Over the past couple of days, Han and I have been working for Bigfoot Adventures on a graduate selection course for Applied Drilling Technology International (ADTI). The two days involved running various challenges during which the final 26 participants (of 800 initial applicants) were presented with ample opportunity to demonstrate their skills in a team environment. Of the 26, only 8 will make the final cut, so needless to say that everyone gave it their all.
Today was back to bread and butter, and for me, a day of winter climbing with Wes & Gary, who I’ve been climbing with a number of times before, and always look forward to getting out with. We headed into the thick mist sitting in Coire Na Ciste, and with a bit of navigation, made our way to the foot of Thompson’s Route. It seemed that all the other climbers emanating from the North Face Car Park & CIC Hut were heading up into Observatory Gully, which was good of them, as it meant we had the route all to ourselves.
The route was in great condition, with first time placements throughout. We climbed the route in three pitches, taking a steeper direct line at the top, giving a nice sustained outing. The visibility didn’t improve until we were well off the mountain, but it sounded like a team were in Green Gully. No doubt Hadrian’s Wall, Orion Direct, NE Buttress etc. were quite busy today. Glover’s Chimney is also reported to be good condition. The temperatures are set to be slightly warmer for the next few days, but so long as it stays dry, the ice should be good for a while yet.
Han was also out today, working for Alan Kimber Mountaineering. She walked with Tom & Derek, who were over from Canada. They were interested in seeing Ben Nevis in it’s winter glory, so after a latish start, they walked from The Achintee, over Halfway Lochain and down to the North Face Car Park.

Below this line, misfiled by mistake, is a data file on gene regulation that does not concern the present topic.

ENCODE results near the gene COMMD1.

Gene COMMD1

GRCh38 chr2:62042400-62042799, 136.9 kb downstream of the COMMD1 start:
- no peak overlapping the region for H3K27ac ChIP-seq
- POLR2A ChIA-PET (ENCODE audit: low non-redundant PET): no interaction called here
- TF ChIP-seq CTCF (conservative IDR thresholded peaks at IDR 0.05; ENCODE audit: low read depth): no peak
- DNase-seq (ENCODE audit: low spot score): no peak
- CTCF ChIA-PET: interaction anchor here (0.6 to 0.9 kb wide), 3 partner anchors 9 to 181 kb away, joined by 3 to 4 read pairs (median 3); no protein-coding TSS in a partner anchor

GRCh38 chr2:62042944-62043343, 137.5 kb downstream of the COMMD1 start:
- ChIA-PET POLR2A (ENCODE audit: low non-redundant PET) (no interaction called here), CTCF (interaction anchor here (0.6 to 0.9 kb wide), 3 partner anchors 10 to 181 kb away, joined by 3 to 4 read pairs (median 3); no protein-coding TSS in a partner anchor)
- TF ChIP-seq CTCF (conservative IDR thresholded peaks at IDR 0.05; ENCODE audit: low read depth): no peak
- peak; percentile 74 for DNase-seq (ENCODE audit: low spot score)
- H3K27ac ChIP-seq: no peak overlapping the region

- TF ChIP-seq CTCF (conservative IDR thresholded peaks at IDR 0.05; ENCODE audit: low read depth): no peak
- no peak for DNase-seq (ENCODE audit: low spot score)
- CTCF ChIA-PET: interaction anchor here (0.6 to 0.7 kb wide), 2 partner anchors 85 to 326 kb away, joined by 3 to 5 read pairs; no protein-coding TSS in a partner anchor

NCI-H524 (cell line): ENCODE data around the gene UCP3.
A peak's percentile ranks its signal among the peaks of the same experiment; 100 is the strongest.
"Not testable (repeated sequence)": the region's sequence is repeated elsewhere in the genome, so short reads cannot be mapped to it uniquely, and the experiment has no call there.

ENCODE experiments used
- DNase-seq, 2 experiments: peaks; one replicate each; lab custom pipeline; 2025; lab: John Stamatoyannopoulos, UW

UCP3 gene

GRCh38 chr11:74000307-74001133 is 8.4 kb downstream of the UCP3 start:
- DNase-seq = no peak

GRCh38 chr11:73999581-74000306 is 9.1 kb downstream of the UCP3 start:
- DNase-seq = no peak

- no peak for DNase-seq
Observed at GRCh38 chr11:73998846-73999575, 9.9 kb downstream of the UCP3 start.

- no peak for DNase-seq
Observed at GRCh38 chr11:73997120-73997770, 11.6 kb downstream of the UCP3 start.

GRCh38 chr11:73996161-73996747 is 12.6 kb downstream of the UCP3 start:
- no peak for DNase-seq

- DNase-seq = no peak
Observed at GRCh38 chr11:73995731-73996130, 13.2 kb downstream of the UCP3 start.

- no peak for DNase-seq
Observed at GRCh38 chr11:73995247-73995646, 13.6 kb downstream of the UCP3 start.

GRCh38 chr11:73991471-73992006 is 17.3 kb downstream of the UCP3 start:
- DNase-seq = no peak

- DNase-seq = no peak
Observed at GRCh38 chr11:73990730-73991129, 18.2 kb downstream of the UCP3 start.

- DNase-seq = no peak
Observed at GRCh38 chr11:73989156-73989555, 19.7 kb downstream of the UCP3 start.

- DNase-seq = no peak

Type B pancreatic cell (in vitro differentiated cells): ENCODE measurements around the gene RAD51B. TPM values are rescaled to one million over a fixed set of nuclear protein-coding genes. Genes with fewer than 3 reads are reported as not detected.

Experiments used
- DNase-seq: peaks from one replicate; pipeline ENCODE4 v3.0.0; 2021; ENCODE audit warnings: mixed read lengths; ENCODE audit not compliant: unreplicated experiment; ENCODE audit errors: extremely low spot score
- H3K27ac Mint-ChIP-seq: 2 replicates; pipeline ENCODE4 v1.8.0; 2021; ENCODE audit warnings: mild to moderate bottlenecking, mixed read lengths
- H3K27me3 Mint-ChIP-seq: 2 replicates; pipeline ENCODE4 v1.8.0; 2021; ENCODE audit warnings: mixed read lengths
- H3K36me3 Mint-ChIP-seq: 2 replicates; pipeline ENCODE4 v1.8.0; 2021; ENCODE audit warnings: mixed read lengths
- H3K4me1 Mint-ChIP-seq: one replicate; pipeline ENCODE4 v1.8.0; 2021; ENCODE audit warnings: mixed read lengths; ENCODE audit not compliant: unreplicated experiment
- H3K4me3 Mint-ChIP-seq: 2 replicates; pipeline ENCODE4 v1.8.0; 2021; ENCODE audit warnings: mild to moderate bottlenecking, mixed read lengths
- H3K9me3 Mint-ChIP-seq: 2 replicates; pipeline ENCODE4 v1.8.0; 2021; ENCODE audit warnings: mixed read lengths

A violently shaken snow globe that is! I was out today with Ken (another one, I’m not going mad), and working for West Coast Mountain Guides. Ken has a number of classic routes under his belt, and was keen to add to his tally, unfortunately the wind on Ben Nevis had other ideas. It was clear on the approach that the SE winds were much stronger than forecasted, and with plumes of spindrift streaming off the crests and engulfing the corries, we chose not to climb NE Buttress, or anything else high on the mountain.
After taking shelter in the lee of the CIC Hut, and weighing up our options, we settled for the SW Ridge of the Douglas Boulder. This gave us a reasonable amount of shelter, and was in good condition, and a little less buried than last time I was up there. In the past Ken has swayed towards ice climbing, so the SW Ridge gave him a healthy dose of mixed climbing. We finished by abseiling down the East Gully, and with the winds showing no sign of easing, called it a day. Very few routes climbed today, although a number of teams were braving the winds on Tower Ridge. The shifting winds have redistributed snow on many aspects, making route choice and travel around the mountain quite tricky, but the snow is slowly but surely consolidating.
A couple of videos to show the spindrift:
For day 2 with Trish, James and Mike, we opted for the shorter, less wading required, approach of School House Ridge II, (ENE Ridge) of Sgorr Bhan. It’s the second time this season that I’ve been up the ridge, yet after the heavy snow fall from a couple of days ago, the route felt quite different, with many of the rocky steps being completely buried in snow. There were some impressive wind sculpted features (sastrugi and cornices) on both sides of the ridge, indicating a significant and recent change in wind direction to redistribute the loose snow.
The team enjoyed the brilliant weather (as did I!) and technicalities of the ridge, and on gaining the main ridge, we continued to the summit of Sgorr Bhan. The ridge leading up to Sgorr Dhearg, and it’s NE Face looked particularly impressive with the imposing quantities of snow present. On the way down, we stopped to look at various snow belays, before making a very snow covered descent back to the valley floor, which felt distinctly springlike. It’s been a great couple of days with the trio, and they’ve been quite fortunate with the weather, long may it continue!
April 20th, 2014
March 31st, 2014
March 29th, 2014
March 24th, 2014
March 23rd, 2014